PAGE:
Covid-19: Western Cape preparing for a possible second wave

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Alan Winde,
Alan Winde,
Jaco Marais
  • Western Cape Premier Alan Winde says the province's focus during the hard lockdown had been about flattening the curve.
  • The province's head of health said there was a risk of a second wave and it was preparing accordingly.
  • With food security still an issue during lockdown, Winde said it should ensure no one went hungry. 

The country remains at significant risk of a second wave of Covid-19 cases, according to Western Cape head of health Dr Keith Cloete.

On Thursday, Western Cape Premier Alan Winde held a digital press conference with his MECs and Cloete following President Cyril Ramaphosa's announcement of the easing of lockdown restrictions.

Speaking about the province's aim during the hard lockdown, he said the focus had been about flattening the curve.

"We wanted our peak to look like Table Mountain."

READ | Ramaphosa calls on citizens to use the Covid-19 app - here's how it works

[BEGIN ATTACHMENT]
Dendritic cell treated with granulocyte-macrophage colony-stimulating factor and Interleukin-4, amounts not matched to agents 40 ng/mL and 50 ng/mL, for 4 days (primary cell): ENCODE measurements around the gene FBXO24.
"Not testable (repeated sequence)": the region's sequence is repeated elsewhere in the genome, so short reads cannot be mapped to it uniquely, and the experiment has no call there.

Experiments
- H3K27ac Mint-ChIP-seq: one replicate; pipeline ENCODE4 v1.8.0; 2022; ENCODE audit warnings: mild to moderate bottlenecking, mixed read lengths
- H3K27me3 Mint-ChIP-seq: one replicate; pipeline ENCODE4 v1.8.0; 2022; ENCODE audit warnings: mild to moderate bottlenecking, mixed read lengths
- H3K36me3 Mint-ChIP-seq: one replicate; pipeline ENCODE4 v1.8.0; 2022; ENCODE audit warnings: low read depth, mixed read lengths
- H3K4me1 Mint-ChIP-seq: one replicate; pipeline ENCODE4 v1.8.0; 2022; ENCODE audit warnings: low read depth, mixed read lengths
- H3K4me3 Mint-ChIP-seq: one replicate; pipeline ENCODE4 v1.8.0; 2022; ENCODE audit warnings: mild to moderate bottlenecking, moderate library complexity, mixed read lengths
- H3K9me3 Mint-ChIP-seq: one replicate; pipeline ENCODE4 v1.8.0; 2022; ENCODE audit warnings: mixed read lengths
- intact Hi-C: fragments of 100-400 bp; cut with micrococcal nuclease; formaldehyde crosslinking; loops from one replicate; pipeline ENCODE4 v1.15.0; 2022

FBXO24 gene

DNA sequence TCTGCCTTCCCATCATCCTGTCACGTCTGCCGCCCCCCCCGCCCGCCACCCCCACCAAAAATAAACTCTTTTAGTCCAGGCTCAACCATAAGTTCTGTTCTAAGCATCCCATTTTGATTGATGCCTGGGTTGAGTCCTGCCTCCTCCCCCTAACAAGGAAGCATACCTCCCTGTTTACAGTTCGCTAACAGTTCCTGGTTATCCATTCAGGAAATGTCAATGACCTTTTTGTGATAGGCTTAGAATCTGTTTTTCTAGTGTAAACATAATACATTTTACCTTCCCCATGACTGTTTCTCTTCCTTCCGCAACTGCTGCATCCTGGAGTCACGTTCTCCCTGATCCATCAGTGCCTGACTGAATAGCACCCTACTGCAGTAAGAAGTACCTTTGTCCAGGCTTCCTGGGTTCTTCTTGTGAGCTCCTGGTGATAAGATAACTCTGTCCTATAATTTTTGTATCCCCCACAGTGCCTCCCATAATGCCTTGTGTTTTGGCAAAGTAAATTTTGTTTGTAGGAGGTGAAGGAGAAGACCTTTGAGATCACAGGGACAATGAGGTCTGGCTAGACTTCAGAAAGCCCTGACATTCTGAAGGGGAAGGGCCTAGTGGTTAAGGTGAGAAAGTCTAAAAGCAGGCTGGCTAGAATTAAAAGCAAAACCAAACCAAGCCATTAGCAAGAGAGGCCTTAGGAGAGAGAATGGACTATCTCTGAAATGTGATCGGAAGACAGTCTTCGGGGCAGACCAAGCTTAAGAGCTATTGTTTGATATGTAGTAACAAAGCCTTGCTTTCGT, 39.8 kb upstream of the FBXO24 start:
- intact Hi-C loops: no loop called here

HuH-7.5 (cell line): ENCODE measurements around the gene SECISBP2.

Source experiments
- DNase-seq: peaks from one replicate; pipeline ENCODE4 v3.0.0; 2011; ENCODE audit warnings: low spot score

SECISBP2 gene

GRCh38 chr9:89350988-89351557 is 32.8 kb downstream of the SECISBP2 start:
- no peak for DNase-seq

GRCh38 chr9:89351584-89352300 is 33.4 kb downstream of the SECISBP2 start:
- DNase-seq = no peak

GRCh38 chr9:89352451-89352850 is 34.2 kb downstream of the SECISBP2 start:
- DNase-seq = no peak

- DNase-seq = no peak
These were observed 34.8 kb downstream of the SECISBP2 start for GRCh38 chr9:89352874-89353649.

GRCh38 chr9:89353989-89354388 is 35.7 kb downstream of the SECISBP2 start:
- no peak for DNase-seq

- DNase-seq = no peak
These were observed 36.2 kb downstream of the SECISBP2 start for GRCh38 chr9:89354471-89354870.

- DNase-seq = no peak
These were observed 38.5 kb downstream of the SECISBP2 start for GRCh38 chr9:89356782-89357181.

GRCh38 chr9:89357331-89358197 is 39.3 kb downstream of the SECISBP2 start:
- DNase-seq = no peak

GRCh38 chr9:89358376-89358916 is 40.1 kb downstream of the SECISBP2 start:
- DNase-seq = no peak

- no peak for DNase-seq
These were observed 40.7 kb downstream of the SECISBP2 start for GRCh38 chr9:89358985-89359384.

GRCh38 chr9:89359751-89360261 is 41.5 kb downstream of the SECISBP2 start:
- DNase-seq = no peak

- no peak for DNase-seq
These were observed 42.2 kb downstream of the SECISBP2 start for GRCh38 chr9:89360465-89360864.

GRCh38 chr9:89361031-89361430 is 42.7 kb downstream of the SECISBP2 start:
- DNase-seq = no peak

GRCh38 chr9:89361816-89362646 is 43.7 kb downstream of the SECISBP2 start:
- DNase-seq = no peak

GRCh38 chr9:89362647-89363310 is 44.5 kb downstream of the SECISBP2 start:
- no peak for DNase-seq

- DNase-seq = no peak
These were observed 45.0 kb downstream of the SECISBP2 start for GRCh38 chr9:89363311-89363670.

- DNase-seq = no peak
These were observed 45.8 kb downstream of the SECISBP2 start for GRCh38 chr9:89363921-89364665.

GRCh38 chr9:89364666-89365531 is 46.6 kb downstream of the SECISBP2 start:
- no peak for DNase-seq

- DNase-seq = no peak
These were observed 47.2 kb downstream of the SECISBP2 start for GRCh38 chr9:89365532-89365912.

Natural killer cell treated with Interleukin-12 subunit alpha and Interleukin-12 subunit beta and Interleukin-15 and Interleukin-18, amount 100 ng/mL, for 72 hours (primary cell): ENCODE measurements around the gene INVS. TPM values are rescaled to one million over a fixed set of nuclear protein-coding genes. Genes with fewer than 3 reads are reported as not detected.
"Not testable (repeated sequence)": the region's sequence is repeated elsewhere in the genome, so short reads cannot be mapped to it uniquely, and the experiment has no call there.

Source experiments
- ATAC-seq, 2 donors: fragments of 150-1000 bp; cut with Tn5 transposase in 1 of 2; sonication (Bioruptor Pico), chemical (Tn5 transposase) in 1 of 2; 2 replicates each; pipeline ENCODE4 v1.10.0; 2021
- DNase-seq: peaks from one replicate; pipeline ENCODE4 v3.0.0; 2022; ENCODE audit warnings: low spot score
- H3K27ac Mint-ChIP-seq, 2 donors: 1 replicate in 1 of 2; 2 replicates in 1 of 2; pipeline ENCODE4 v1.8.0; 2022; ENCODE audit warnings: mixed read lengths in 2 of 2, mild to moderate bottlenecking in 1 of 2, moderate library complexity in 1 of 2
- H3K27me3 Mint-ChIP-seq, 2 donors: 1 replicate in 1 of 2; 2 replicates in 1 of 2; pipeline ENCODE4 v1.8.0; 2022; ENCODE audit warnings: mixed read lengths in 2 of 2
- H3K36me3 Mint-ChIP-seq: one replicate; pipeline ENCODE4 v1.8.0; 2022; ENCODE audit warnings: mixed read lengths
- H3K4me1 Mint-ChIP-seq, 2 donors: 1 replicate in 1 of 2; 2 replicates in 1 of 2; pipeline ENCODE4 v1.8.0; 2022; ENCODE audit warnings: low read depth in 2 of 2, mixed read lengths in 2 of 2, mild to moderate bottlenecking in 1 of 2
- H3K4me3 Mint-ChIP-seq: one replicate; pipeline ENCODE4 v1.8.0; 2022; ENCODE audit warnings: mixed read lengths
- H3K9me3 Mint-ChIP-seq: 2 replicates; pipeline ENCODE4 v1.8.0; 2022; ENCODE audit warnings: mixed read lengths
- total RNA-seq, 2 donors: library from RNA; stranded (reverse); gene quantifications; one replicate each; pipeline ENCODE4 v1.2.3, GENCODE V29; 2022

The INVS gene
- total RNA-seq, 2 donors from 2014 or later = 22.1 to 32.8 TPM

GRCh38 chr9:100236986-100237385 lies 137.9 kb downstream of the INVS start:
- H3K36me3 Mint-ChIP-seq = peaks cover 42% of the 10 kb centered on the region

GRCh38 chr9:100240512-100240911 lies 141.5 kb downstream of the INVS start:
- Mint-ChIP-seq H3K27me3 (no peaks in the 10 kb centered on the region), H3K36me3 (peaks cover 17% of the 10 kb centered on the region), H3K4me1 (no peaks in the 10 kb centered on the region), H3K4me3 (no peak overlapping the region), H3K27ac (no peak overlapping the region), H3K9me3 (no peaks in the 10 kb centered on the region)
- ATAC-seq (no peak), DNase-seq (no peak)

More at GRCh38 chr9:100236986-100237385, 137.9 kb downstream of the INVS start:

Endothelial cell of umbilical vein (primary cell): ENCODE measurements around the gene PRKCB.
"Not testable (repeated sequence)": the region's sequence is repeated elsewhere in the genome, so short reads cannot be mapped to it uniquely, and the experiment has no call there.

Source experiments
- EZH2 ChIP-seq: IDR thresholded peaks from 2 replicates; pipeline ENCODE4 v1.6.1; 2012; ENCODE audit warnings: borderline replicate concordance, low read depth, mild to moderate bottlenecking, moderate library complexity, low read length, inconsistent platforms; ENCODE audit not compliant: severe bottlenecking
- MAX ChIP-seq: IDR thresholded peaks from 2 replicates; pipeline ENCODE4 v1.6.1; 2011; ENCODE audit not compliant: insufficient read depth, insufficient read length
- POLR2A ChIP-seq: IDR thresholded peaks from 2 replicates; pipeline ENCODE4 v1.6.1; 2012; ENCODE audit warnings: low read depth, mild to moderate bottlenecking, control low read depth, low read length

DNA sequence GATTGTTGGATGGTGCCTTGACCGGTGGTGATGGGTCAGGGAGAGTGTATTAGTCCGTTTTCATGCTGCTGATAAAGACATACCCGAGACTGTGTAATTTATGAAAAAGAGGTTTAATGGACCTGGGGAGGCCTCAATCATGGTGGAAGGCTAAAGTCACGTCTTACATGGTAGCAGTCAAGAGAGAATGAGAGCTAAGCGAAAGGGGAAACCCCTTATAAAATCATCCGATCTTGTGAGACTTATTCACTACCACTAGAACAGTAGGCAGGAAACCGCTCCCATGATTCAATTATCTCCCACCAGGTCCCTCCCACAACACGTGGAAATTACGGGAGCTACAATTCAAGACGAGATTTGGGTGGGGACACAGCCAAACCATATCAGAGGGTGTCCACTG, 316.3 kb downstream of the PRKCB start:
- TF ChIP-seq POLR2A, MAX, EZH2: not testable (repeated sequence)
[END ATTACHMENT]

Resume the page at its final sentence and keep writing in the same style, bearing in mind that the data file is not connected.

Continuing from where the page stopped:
Winde added some of the things that stood out for him was the innovation from the government such as the Red Dot taxi system and new intervention of delivering medication to people's homes.

Medicine

"You no longer have to wake up at 04:00 in the morning to fetch your medicine, but it will be delivered to your door," he added.

However, Cloete said while South Africa might be on Level 1, it did not mean the country was out of danger.

"Based on international experience, the risk for having a second wave in South Africa is significant. It is high, and we are preparing as if we will get the second wave," he added.

RED LIST | UK, US tourists not yet allowed in SA

Speaking on the issue of food security, the head of department for Social Development, Robert McDonald, said they received a research report from the University of Stellenbosch that mapped the impact of hunger during the lockdown.

"What they found is a very sharp increase in the hunger, even with the reduced lockdown from June, we still saw levels of food security at least twice as high as in other years," he added.

Closing off, Winde highlighted that food security was about dignity.

"We need to make sure that no one in the province goes hungry as we recover."

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